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LAPD Pursuits a ‘Moral Dilemma' for Policy Board

The oversight board that sets policy for Los Angeles Police Department officers considered new data Tuesday that showed the number of car chases has increased in recent years, and that more than 1,000 people had been injured as a result of collisions during pursuits since 2018.

“I guess what we’re struggling with is where do we draw the line?” Board of Police Commissioners President William J. Briggs, II asked about which types of pursuits should be allowed or disallowed in order to try to reduce the danger to officers and the public.

“A number of third parties were injured or killed, and it’s raised the specter that pursuing suspects may not be the best avenue,” he said.

Internal LAPD data cataloging more than 4,000 chases between 2018 and last month show that approximately one-quarter ended with an injury crash, and of those injured, nearly half were innocent motorists or pedestrians.

Forty-four percent of the chases began because of a report or observation of a stolen car.

“So that’s like the moral dilemma for me. It’s like, Do we really need to pursue stolen vehicles if it’s gonna lead to some tragedy?’” asked Commissioner Maria Lou Calanche.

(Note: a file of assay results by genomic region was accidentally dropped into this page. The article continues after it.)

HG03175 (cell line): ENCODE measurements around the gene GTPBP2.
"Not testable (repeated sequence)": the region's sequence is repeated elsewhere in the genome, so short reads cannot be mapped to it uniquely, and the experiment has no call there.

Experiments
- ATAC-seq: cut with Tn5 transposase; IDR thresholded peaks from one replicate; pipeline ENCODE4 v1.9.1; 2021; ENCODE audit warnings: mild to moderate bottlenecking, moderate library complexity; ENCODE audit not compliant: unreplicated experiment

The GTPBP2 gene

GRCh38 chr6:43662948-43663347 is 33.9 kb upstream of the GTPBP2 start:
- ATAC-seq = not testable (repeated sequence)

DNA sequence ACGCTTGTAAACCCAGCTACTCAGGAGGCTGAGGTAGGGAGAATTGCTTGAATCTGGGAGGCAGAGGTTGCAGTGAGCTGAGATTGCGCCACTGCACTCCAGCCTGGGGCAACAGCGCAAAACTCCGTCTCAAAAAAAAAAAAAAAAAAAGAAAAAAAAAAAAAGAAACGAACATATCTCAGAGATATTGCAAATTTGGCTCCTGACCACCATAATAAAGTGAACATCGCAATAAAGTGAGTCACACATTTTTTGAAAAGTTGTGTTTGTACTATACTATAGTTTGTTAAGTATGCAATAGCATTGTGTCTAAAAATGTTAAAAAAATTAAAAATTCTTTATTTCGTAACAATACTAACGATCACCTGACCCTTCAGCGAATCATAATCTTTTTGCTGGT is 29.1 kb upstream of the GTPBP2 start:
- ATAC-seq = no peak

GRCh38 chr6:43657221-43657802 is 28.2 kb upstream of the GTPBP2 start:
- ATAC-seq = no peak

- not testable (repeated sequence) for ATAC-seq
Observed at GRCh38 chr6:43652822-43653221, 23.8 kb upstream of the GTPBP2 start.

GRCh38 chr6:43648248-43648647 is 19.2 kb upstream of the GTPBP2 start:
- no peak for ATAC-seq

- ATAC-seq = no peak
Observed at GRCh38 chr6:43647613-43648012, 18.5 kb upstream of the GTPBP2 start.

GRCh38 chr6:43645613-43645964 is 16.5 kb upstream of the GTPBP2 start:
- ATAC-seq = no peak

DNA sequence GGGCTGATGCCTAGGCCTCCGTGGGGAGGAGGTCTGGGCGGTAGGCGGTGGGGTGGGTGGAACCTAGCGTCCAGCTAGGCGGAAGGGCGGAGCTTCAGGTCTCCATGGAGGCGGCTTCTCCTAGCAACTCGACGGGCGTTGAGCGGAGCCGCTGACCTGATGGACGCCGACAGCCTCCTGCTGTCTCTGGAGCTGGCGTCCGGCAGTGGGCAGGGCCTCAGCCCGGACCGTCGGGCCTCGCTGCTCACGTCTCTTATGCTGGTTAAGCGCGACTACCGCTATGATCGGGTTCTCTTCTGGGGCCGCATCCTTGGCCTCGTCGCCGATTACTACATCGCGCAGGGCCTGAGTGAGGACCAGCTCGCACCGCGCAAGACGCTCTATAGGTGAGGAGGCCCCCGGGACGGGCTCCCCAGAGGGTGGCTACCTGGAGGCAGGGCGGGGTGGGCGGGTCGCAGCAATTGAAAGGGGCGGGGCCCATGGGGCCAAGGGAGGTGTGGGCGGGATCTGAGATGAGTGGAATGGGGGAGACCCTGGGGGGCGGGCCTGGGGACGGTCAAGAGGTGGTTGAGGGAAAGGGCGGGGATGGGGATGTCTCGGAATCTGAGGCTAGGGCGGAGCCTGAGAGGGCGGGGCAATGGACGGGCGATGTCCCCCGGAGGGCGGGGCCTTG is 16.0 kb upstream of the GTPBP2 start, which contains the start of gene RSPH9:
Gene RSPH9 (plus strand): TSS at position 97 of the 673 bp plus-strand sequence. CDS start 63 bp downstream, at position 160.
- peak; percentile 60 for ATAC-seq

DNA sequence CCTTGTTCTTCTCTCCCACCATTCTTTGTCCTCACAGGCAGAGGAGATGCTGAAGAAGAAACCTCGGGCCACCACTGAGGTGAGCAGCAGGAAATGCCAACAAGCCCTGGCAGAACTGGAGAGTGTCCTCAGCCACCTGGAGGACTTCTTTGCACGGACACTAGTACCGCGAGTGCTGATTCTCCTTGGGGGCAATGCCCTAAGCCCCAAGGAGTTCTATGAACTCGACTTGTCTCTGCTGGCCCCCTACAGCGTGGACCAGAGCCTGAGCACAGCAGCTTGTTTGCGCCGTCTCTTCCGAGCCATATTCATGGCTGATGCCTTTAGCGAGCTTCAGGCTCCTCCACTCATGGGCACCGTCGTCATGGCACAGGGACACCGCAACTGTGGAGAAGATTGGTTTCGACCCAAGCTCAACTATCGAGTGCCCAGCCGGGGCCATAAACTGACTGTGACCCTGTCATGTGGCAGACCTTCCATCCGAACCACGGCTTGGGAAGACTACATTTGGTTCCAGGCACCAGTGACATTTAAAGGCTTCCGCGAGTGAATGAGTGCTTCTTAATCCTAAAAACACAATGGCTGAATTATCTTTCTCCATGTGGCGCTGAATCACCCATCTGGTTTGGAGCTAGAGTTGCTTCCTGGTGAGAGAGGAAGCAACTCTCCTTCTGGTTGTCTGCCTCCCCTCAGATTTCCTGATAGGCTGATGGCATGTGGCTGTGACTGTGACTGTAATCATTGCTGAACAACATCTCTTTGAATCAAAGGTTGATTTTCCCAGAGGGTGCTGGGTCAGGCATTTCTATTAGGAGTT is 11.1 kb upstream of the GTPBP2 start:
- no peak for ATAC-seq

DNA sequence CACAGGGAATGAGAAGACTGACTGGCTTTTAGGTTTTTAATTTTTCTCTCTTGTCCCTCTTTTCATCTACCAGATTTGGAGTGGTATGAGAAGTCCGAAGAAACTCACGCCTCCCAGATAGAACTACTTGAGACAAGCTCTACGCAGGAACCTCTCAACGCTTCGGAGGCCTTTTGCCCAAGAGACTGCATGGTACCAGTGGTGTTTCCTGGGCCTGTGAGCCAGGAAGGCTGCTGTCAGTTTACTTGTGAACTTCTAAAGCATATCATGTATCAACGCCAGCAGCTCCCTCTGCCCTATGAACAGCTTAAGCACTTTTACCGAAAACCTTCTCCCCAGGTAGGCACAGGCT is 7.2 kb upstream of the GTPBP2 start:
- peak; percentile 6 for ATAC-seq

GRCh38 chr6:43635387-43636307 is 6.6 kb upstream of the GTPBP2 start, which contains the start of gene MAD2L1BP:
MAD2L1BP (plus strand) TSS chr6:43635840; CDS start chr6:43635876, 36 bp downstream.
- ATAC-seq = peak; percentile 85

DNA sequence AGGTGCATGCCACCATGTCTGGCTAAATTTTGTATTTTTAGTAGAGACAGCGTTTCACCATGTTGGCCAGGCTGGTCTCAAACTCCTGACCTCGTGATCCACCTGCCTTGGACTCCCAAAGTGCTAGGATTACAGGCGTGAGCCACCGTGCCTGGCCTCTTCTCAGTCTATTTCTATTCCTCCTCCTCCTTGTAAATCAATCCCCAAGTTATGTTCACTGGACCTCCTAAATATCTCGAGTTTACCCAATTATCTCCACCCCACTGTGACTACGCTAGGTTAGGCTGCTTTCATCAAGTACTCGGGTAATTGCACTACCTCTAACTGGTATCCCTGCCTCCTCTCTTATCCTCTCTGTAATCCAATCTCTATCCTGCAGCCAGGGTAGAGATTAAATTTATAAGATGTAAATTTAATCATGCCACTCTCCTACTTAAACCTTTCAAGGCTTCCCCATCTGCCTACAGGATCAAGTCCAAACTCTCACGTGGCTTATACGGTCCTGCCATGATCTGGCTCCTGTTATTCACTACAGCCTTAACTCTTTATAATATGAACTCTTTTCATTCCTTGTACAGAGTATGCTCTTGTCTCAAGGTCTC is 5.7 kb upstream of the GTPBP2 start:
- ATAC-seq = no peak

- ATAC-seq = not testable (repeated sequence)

“I do know that there are other jurisdictions that do prohibit police chases for grand theft auto,” said Commissioner Rasha Gerges Shields.

Police Chief Michel Moore said he believed that officers must continue to find stolen cars and arrest thieves, especially because so many people in LA are dependent on their cars for their livelihoods or commuting.

“Deterrence has to be — that there is also accountability,” he said. “That there’s consequences for individuals engaged in this.”

“This is one of the most dangerous activities that we engage in,” Moore said of pursuits, and added, “I am encouraged that auto theft is down 10% this year.”

Deputy Chief Don Graham helped sort the pursuit data and told the NBC4 I-Team that the number of injuries caused by chases have begun to decline.

“It’s within around 30-40%, where there’s an injury as the result of a pursuit, and so — it’s higher than anybody is comfortable with.”

Graham said the most dangerous chases tended to be the shortest — those that ended in fewer than 5 minutes.

The Commissioners asked for even more research about the potential effects on stolen cars in a handful of cities that have disallowed pursuits, the correlation between stolen cars and hit and runs, and whether new technology could help avoid the need for some chases altogether.


Source: NBC Los Angeles

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